i Choice-of-law principles
Domestic contracts shall be governed by PRC laws. Unless explicitly provided, parties are not allowed to choose the governing laws of domestic contracts. According to Article 6 of Interpretation of the Supreme People’s Court on Several Issues Concerning the Application of the Law of the People’s Republic of China on Foreign-Related Civil Relations (I), where it is not explicitly provided that parties may choose applicable laws for foreign-related civil relation, the choice of such laws by the parties shall be deemed as invalid.
For foreign-related contracts, the parties may expressly select the law applicable in accordance with laws. Once selected, the court shall not support the claim that the choice of law is invalid on the grounds that the law chosen by the parties in the contract has no actual connection with the foreign-related civil relation in dispute. Where the application of foreign laws may harm the social and public interests of China, the relevant Chinese laws shall apply. Detailed rules are mainly provided in the PRC Contract law, the People’s Republic of China on Application of Law in Foreign-related Civil Relations, and Interpretation of the Supreme People’s Court on Several Issues Concerning the Application of the Law of the People’s Republic of China on Foreign-Related Civil Relations (I).
ii Contract interpretation
Article 125 of the PRC Contract provides the basic principle of contract interpretation. Where disputes arose between the parties on the understanding of any clause of the contract, the meaning of the clause shall be determined according to the words and terms used, the relevant clauses, the purpose of the contract, commercial practices and the principle of good faith.
If a dispute arose over the understanding of a standard term, the term shall be interpreted based on general understanding. Where there are two or more interpretations for such term, the interpretation unfavourable to the party providing such term shall prevail. Where the standard terms are inconsistent with non-standard terms, the latter shall be adopted.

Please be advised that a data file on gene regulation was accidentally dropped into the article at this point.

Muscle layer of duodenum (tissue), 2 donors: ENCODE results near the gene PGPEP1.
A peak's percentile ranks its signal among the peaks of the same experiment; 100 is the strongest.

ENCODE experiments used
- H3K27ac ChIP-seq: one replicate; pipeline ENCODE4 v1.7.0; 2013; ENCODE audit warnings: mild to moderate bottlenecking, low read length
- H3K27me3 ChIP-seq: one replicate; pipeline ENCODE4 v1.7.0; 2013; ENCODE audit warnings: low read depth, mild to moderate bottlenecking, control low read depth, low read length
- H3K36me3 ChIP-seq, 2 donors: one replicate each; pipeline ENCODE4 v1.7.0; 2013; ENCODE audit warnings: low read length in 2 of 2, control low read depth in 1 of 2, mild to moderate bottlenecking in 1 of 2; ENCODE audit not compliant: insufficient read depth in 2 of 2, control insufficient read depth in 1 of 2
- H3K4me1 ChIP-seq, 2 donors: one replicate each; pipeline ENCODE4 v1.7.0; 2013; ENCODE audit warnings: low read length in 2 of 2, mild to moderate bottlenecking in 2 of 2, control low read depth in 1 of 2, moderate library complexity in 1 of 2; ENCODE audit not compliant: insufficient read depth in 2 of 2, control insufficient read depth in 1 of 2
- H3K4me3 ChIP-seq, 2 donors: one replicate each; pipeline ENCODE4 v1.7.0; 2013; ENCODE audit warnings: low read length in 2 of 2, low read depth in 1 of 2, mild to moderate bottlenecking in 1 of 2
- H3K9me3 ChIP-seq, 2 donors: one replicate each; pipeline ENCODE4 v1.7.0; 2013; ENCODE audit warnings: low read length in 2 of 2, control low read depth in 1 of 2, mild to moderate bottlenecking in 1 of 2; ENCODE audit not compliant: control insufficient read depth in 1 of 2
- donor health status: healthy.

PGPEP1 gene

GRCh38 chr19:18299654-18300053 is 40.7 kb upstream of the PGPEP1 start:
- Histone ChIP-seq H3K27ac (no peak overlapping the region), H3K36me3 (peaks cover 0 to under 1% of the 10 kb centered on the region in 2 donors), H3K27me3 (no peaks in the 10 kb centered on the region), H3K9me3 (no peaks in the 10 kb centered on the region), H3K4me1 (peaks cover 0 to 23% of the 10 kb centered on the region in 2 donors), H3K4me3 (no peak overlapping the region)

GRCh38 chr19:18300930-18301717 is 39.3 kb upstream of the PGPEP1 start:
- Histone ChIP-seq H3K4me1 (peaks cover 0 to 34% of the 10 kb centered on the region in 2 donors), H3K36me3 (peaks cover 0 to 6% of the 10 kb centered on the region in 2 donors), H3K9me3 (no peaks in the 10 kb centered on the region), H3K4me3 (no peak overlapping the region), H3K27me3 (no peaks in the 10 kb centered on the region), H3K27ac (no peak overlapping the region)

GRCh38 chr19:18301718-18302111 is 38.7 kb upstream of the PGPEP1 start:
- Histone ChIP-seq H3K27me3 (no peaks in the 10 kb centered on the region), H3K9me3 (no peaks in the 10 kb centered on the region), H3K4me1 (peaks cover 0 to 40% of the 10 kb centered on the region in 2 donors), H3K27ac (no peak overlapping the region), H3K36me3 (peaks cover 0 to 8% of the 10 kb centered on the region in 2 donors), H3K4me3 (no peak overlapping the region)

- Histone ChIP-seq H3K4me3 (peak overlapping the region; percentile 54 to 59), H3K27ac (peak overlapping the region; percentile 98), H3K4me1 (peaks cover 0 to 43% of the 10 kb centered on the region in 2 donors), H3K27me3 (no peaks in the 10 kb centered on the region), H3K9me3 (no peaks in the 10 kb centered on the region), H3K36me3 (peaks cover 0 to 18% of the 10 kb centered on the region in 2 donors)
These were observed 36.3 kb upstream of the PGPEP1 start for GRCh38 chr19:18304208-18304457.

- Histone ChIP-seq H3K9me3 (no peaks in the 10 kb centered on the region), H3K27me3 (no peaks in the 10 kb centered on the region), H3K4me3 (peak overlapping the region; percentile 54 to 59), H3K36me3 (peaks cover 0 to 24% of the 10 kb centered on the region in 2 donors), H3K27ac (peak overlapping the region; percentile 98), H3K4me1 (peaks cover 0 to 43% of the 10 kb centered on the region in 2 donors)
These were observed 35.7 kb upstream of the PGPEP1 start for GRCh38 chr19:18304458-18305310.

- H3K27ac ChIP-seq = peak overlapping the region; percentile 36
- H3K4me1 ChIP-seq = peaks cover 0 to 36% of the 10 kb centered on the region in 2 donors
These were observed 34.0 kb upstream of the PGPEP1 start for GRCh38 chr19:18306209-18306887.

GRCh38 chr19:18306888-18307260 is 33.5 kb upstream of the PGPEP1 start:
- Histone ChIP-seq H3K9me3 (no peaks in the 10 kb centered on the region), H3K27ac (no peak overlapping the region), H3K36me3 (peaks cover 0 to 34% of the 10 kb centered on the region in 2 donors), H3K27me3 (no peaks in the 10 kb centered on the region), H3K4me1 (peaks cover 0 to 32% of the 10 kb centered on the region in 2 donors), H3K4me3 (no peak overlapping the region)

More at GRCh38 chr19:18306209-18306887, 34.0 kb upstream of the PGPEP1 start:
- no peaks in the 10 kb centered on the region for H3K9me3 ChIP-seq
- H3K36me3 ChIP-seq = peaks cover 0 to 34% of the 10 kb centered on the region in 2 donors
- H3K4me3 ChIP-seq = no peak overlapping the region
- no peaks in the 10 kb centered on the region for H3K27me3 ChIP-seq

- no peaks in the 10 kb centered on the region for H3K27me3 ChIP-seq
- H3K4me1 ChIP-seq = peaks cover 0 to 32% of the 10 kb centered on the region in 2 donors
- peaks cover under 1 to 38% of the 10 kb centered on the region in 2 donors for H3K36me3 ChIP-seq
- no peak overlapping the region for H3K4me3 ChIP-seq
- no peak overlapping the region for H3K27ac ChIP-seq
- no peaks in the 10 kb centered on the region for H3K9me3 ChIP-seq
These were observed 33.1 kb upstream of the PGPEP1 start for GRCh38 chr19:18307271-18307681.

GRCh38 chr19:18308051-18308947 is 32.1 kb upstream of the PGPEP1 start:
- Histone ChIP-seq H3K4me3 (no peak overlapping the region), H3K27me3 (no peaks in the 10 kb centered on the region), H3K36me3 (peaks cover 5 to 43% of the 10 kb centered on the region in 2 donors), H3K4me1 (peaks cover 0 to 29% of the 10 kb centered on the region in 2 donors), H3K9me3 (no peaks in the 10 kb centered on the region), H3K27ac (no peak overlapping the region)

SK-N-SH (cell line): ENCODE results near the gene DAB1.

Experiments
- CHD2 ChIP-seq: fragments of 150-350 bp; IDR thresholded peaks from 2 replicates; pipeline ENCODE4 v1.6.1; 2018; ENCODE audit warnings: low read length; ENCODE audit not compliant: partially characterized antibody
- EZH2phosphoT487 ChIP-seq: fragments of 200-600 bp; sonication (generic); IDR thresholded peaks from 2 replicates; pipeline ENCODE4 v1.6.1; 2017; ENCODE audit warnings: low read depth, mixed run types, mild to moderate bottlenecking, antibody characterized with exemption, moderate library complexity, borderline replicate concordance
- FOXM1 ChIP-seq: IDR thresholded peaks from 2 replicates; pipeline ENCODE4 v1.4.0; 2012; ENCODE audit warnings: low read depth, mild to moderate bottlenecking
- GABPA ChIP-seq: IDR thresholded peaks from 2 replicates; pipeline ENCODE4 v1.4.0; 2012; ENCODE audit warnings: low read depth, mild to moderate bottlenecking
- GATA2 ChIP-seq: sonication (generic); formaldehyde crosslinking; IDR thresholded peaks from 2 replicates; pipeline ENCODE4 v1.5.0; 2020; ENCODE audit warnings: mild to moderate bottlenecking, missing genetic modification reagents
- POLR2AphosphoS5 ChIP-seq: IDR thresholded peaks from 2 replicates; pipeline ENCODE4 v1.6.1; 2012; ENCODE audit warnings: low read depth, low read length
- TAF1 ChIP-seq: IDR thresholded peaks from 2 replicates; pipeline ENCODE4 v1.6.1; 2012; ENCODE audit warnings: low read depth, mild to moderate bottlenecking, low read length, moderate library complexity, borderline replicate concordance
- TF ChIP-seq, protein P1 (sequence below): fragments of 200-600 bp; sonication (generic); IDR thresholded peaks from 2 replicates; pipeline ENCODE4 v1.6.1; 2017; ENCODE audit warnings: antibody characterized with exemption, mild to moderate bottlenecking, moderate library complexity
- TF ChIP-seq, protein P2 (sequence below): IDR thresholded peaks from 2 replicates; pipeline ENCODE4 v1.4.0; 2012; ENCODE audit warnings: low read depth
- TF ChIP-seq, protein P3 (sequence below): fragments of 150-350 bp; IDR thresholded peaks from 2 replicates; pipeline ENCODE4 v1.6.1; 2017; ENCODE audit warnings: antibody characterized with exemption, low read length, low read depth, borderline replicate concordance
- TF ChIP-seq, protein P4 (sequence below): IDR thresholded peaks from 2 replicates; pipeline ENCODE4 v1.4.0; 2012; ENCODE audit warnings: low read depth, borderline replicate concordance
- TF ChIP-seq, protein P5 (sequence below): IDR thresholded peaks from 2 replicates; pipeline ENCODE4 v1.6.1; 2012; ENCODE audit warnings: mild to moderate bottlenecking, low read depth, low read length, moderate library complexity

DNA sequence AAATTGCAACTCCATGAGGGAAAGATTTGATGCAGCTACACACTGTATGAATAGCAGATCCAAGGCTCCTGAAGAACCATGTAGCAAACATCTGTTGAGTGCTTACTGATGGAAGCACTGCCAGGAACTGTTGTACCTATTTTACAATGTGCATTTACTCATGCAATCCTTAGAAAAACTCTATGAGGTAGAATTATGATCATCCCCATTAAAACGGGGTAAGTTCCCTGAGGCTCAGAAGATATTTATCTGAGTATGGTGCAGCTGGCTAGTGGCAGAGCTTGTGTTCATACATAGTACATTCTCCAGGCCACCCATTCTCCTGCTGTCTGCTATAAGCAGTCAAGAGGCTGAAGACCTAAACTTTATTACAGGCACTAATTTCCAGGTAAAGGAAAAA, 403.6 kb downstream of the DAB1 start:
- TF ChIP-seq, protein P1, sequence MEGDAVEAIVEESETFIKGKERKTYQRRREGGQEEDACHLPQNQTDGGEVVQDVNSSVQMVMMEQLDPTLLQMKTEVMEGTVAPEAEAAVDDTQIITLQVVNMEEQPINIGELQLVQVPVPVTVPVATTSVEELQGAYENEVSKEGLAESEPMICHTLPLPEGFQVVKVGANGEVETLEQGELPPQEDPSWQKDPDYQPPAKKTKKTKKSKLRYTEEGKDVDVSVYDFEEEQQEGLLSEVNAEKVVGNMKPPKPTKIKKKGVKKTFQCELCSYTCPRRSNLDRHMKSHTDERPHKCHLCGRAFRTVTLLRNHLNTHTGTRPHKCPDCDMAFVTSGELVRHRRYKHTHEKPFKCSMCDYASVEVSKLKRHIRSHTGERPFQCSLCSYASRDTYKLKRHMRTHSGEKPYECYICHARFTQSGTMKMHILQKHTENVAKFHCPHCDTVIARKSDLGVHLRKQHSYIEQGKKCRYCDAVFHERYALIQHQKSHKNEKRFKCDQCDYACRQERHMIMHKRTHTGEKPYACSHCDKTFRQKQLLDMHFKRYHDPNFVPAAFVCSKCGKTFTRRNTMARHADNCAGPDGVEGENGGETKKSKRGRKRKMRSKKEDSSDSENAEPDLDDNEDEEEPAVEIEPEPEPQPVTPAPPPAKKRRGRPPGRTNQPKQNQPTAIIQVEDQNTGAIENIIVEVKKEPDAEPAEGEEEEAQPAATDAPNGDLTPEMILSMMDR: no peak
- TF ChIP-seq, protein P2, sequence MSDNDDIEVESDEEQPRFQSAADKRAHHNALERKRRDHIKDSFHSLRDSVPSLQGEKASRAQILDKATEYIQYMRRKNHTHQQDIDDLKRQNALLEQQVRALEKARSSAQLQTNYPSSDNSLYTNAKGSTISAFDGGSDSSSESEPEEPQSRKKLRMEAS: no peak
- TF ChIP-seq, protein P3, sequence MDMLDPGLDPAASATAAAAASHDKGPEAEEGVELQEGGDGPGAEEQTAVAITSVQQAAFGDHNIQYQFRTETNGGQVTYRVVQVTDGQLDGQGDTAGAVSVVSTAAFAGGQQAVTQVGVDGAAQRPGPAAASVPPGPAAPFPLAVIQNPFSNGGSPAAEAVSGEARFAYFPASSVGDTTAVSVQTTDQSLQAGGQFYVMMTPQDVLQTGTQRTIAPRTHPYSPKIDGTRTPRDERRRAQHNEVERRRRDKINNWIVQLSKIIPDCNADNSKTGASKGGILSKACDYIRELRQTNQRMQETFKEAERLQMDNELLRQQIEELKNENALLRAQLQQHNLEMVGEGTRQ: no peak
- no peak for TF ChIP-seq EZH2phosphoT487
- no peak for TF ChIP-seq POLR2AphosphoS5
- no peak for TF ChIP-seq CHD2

Where there are no clauses or no explicit clauses on the quality, price or remuneration or place of performance in an effective contract, the parties may reach a supplementary agreement. If the parties failed to reach a supplementary agreement, the content shall be determined in accordance with the relevant clauses of the contract or commercial practices. Article 62 of the PRC Contract Law provides rules on clarifying these clauses.
Based on the principle provided by the PRC Contract Law, the courts have developed some rule in interpreting contracts.
Where parties dispute on the clauses of a contract, the true meaning of the parties shall be explored, the first of which is to explore the meaning of the words and terms used. This is the contextual interpretation. Other methods of interpretation might be used only when the contextual interpretation fails to determine the explicit and real meaning of the parties.
The interpretation of a contract shall never go against the true meaning of the parties. It is the basis and an important source for judgements to respect to the agreement of the parties and the original intention.
The interpretation of a contract may provide a criterion for the court the determine whether one party has breached the contract. Considering the purpose of private lending, if the borrower refuses to provide financial statements and relevant materials, the lender will not be able to supervise the use of the loan. Therefore, such behaviours of the borrowers constitute a breach of contract.